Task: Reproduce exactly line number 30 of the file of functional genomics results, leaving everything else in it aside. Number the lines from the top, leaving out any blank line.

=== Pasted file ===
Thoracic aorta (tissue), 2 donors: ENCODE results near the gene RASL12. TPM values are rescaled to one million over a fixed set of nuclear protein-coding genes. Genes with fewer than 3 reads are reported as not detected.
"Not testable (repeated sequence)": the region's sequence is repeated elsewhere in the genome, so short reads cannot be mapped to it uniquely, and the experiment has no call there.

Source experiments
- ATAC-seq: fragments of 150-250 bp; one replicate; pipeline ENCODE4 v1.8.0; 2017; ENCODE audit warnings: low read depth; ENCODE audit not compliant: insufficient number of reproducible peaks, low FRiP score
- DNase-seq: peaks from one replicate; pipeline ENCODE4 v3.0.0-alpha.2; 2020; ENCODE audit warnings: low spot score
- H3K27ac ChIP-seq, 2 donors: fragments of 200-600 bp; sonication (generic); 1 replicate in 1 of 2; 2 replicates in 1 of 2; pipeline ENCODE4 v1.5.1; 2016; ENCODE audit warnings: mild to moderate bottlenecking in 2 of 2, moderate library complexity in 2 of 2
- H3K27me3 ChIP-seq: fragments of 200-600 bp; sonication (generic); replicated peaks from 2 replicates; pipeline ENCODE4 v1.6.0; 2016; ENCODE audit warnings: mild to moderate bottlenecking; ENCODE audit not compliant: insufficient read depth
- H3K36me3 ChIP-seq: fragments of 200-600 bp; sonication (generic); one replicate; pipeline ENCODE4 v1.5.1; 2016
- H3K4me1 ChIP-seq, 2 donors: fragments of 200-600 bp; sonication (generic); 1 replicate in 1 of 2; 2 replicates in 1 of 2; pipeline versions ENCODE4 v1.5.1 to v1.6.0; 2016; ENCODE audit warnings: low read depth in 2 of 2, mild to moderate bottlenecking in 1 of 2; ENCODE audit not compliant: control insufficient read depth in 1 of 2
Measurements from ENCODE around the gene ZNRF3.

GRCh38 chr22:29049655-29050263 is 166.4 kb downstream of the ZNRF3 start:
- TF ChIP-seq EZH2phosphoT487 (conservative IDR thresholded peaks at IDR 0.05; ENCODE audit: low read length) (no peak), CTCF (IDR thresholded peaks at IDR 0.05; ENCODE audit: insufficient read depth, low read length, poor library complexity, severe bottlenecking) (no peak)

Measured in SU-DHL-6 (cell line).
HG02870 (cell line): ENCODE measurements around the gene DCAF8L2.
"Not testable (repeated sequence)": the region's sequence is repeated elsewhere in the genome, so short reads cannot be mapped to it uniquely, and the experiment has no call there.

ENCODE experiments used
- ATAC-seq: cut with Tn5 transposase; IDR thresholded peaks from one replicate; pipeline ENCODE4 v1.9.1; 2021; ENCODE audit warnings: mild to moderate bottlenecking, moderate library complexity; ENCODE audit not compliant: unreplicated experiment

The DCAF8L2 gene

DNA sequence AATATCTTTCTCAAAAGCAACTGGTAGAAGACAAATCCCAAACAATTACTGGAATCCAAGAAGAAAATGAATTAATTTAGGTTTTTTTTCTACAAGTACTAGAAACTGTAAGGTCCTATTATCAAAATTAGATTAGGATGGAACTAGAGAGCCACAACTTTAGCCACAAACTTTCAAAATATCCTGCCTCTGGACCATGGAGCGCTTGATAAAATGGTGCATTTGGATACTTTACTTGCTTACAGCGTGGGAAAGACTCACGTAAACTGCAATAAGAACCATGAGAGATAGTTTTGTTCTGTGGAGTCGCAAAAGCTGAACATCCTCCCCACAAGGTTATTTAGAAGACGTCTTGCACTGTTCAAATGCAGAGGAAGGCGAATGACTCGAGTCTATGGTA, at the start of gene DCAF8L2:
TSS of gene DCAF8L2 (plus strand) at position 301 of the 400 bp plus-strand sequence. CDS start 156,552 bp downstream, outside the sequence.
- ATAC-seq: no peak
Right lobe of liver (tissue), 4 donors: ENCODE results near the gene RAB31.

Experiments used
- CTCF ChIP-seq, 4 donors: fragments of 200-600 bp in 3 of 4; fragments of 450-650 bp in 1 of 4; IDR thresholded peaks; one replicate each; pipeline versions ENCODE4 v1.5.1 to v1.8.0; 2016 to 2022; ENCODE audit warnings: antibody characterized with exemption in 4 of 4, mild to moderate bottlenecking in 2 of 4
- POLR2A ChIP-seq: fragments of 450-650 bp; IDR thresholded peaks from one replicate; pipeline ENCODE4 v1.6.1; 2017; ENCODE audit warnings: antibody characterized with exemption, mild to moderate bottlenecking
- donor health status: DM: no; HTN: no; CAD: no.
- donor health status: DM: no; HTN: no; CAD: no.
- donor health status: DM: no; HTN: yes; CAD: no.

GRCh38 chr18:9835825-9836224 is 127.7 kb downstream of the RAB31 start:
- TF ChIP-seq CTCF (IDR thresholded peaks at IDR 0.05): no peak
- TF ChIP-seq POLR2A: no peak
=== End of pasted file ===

- TF ChIP-seq CTCF (IDR thresholded peaks at IDR 0.05): no peak